1.  43
    Drivers of Environmental Behaviour in Manufacturing SMEs and the Implications for CSR.David Williamson, Gary Lynch-Wood & John Ramsay - 2006 - Journal of Business Ethics 67 (3):317-330.
    The authors use empirical research into the environmental practices of 31 manufacturing small and medium-sized enterprises (SMEs) to show that ‚business performance’ and ‚regulation’ considerations drive behaviour. They suggest that this is inevitable, given the market-based decision-making frames that permeate and dominate the industry in which manufacturing SMEs operate. Since the environment is a pillar of corporate social responsibility (CSR), the findings have important implications for CSR policy, which promotes voluntary actions predicated on a business case. It is argued that (...)
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  2.  28
    The over-reliance on self-regulation in CSR policy.Gary Lynch-Wood, David Williamson & Wyn Jenkins - 2008 - Business Ethics: A European Review 18 (1):52-65.
    The view that CSR performance can be improved most effectively through external pressures is shown to be invalid for most firms. In exploring why this is the case, the authors demonstrate that most small and medium enterprises are not exposed to the same pressures as large firms, and that this undermines many of the assumptions that underpin the externally driven business case (EDBC) for voluntary CSR practices. The analysis does this by looking at the external drivers of one of the (...)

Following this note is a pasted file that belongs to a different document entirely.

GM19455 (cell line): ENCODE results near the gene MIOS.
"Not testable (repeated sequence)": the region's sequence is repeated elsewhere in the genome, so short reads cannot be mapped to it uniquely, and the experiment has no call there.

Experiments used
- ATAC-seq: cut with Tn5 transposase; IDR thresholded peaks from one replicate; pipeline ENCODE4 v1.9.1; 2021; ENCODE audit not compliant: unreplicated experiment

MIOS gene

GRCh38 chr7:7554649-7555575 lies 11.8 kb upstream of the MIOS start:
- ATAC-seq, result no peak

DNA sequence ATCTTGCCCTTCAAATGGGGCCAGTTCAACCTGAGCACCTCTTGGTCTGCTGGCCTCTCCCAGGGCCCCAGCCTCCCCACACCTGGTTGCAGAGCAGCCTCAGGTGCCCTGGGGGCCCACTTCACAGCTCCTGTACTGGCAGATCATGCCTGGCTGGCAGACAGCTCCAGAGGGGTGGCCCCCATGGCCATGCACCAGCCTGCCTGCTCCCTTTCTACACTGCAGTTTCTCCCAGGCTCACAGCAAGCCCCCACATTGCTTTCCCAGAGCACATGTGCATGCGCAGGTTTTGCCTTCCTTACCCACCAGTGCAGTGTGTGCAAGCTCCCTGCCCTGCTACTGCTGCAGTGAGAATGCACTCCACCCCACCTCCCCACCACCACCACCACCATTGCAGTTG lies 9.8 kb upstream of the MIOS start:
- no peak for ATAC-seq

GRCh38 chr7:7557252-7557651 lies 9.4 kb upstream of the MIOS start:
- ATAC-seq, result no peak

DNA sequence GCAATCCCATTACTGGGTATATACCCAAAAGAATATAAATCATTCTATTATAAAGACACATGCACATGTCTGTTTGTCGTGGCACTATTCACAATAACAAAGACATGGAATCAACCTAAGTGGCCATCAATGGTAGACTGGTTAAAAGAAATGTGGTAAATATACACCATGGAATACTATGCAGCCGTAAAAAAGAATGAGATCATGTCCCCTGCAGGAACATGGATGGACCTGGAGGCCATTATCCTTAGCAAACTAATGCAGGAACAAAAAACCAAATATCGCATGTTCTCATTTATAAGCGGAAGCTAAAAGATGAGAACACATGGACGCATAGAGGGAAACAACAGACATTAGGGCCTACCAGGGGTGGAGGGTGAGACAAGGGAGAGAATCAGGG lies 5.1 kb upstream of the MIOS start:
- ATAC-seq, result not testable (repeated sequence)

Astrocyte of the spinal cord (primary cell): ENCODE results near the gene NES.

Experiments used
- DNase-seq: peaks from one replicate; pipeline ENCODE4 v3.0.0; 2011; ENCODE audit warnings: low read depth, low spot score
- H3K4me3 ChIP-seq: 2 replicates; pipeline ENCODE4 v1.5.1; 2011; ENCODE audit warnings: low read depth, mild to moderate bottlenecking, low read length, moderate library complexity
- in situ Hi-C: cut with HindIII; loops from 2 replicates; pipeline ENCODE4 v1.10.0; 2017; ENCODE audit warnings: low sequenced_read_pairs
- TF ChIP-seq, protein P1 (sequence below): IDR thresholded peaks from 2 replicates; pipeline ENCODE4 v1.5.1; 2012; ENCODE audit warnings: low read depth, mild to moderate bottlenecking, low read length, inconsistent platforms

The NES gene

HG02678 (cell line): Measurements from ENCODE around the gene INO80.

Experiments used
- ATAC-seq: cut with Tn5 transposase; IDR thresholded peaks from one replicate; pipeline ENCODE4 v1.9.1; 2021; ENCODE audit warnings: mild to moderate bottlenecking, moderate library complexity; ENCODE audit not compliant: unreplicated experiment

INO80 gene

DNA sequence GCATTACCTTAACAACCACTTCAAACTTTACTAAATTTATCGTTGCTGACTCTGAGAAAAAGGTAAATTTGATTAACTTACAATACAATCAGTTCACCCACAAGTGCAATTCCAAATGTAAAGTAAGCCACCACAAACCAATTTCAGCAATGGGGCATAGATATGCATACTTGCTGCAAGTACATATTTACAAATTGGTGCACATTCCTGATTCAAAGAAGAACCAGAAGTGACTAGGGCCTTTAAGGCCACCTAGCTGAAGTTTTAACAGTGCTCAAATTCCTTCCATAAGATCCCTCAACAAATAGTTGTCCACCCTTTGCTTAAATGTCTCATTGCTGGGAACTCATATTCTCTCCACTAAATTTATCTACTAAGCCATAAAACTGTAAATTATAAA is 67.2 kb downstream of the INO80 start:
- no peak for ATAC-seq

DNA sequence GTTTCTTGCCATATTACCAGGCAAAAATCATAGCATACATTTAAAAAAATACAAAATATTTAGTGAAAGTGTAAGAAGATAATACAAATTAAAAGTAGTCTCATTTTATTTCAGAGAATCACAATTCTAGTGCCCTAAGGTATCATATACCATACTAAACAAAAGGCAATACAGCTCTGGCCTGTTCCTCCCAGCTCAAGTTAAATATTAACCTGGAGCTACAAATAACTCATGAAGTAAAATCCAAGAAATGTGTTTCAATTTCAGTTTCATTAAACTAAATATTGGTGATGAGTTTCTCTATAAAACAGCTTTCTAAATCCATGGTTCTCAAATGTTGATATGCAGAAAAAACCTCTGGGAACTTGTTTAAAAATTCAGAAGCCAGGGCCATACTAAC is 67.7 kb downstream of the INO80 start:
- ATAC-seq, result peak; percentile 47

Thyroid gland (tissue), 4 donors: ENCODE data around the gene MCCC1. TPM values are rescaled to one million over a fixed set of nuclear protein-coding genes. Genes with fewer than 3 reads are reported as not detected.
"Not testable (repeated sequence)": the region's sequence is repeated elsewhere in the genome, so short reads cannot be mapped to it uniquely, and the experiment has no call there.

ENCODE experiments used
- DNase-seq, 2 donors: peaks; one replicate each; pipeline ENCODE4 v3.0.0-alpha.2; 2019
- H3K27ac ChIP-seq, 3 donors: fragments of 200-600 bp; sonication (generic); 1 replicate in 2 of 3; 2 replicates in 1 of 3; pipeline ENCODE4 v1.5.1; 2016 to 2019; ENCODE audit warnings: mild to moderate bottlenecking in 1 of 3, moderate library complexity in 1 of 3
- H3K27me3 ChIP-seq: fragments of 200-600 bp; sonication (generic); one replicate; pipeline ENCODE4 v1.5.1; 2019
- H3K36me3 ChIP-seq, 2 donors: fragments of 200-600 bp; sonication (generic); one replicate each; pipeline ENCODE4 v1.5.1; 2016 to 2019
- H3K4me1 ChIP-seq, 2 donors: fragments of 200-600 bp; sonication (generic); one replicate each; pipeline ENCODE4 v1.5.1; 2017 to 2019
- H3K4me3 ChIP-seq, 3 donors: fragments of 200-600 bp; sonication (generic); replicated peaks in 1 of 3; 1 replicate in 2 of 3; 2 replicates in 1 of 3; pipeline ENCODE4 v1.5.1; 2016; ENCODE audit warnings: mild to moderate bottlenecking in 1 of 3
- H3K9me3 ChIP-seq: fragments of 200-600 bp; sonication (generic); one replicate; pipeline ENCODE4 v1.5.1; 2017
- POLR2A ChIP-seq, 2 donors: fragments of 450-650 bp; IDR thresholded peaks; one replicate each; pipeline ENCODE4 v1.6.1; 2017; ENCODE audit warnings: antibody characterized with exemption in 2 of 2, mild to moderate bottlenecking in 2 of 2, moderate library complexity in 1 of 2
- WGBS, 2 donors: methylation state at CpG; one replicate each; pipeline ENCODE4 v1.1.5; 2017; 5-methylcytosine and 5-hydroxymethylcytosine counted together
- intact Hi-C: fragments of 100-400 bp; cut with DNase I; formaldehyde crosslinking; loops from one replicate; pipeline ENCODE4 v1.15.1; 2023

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  3.  19
    Civil Regulation, the Environment and the Compliance Orientations of SMEs.Gary Lynch-Wood & David Williamson - 2014 - Journal of Business Ethics 125 (3):1-14.
    The article explores the impact of civil regulation on the environmental behaviour of SMEs. It shows that although civil regulatory pressures are generally subdued, and that conventional regulation continues to be an important driver of behaviour, there are circumstances where civil pressures nevertheless produce a ‘regulatory’ stimulus. Where they do, it appears that civil regulatory pressures tend to derive from stakeholders pursuing relatively narrow self-interest (rather than public interest) mandates; and they normally target particular issues rather than ‘social responsibility’ in (...)
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